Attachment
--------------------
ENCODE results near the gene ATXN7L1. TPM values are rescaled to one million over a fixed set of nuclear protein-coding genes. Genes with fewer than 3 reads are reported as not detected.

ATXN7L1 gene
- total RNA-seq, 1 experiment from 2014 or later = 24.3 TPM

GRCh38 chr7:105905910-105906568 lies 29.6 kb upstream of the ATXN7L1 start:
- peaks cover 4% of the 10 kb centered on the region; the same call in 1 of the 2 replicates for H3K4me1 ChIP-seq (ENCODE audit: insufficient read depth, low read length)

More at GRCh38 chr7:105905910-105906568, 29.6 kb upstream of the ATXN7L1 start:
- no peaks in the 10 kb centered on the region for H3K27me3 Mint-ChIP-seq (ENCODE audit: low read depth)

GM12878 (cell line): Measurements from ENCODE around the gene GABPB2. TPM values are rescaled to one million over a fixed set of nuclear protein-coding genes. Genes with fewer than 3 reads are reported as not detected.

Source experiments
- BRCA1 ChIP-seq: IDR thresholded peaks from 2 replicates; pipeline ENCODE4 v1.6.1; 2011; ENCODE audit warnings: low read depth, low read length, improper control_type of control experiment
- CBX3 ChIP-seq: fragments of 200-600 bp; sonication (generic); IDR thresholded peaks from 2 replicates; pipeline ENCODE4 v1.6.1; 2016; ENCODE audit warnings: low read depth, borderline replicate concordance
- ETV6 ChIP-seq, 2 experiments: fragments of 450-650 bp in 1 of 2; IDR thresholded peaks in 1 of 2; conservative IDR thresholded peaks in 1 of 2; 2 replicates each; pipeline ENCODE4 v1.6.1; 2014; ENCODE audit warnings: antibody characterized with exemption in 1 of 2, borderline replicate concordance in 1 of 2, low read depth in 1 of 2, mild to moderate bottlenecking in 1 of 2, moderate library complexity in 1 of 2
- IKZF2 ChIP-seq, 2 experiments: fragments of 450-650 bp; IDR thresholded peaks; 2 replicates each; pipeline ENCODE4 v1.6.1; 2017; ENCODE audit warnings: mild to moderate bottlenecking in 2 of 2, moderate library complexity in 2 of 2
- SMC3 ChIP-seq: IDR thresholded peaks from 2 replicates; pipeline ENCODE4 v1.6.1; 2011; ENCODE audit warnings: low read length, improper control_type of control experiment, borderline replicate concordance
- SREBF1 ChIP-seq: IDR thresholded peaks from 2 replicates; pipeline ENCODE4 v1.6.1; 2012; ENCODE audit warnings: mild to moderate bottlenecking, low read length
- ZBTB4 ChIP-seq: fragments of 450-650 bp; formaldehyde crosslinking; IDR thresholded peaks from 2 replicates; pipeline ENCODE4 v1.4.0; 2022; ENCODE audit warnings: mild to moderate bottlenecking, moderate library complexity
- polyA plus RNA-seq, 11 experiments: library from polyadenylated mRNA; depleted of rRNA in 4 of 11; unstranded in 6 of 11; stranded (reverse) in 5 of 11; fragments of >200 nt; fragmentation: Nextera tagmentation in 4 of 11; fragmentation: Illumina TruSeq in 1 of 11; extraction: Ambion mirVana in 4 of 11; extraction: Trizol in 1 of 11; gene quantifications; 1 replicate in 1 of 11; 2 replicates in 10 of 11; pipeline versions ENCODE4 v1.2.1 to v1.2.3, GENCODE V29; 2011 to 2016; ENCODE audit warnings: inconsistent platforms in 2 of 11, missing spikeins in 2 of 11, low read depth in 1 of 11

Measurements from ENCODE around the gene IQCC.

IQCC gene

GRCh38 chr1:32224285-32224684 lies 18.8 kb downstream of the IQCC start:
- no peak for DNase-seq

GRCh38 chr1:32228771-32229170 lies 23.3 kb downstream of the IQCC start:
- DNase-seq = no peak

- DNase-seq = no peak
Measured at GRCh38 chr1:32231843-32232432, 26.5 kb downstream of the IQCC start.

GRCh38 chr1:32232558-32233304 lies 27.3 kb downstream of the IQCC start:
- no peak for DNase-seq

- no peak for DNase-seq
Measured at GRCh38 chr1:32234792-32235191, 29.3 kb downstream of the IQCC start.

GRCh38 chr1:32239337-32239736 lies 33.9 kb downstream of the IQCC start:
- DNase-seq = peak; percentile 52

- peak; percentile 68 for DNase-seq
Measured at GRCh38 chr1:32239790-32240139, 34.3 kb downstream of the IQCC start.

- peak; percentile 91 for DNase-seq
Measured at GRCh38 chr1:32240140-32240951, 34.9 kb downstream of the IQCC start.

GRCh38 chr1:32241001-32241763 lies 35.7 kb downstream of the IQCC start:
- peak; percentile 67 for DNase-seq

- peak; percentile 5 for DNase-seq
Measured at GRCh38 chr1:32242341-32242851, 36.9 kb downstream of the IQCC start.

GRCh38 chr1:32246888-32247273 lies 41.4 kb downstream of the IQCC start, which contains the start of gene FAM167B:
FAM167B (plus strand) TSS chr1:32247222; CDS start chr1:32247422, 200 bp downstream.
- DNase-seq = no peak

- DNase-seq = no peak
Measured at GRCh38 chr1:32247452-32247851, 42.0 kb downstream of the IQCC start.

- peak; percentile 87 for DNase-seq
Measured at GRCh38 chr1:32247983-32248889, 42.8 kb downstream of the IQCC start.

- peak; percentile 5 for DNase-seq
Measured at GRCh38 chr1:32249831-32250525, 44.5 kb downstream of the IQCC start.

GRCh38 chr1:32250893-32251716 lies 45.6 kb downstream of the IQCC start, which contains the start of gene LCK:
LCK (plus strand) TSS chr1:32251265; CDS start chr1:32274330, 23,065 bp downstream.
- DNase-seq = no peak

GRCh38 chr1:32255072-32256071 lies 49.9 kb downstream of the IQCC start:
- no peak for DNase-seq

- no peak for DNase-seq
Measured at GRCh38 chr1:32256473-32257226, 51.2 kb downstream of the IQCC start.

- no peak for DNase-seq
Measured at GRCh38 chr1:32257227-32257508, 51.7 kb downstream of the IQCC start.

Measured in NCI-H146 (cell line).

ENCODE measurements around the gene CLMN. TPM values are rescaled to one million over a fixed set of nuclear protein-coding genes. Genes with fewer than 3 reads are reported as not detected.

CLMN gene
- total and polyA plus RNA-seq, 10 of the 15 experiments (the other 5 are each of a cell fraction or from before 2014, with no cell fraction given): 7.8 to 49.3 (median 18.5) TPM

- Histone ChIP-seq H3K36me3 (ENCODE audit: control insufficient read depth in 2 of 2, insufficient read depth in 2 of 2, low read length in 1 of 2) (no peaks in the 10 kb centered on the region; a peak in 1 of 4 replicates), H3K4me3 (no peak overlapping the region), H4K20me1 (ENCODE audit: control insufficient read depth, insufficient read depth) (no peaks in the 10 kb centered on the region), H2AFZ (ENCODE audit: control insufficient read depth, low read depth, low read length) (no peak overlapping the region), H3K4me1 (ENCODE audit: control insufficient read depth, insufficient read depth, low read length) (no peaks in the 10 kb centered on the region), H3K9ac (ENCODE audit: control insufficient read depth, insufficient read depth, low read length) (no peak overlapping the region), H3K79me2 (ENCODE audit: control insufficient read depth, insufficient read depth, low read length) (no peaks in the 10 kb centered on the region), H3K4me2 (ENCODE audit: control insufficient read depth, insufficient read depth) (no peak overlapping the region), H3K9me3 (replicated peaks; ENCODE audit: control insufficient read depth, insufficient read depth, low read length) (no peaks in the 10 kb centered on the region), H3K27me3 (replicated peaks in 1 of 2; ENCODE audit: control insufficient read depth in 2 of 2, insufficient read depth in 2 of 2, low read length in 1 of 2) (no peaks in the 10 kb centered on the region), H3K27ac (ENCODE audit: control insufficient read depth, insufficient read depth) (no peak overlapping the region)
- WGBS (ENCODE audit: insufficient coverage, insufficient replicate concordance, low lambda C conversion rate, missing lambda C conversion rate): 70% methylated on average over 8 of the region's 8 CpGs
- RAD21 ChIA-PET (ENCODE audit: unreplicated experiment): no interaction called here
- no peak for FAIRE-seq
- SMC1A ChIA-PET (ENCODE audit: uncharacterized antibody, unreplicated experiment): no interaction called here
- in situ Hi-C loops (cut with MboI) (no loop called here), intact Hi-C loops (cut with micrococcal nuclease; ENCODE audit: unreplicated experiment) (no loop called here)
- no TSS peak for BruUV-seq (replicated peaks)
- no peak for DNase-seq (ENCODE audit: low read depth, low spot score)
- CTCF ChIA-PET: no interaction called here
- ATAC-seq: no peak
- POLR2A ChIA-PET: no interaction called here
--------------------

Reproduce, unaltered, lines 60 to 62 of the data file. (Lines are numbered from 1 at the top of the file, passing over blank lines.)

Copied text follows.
CLMN gene
- total and polyA plus RNA-seq, 10 of the 15 experiments (the other 5 are each of a cell fraction or from before 2014, with no cell fraction given): 7.8 to 49.3 (median 18.5) TPM

- Histone ChIP-seq H3K36me3 (ENCODE audit: control insufficient read depth in 2 of 2, insufficient read depth in 2 of 2, low read length in 1 of 2) (no peaks in the 10 kb centered on the region; a peak in 1 of 4 replicates), H3K4me3 (no peak overlapping the region), H4K20me1 (ENCODE audit: control insufficient read depth, insufficient read depth) (no peaks in the 10 kb centered on the region), H2AFZ (ENCODE audit: control insufficient read depth, low read depth, low read length) (no peak overlapping the region), H3K4me1 (ENCODE audit: control insufficient read depth, insufficient read depth, low read length) (no peaks in the 10 kb centered on the region), H3K9ac (ENCODE audit: control insufficient read depth, insufficient read depth, low read length) (no peak overlapping the region), H3K79me2 (ENCODE audit: control insufficient read depth, insufficient read depth, low read length) (no peaks in the 10 kb centered on the region), H3K4me2 (ENCODE audit: control insufficient read depth, insufficient read depth) (no peak overlapping the region), H3K9me3 (replicated peaks; ENCODE audit: control insufficient read depth, insufficient read depth, low read length) (no peaks in the 10 kb centered on the region), H3K27me3 (replicated peaks in 1 of 2; ENCODE audit: control insufficient read depth in 2 of 2, insufficient read depth in 2 of 2, low read length in 1 of 2) (no peaks in the 10 kb centered on the region), H3K27ac (ENCODE audit: control insufficient read depth, insufficient read depth) (no peak overlapping the region)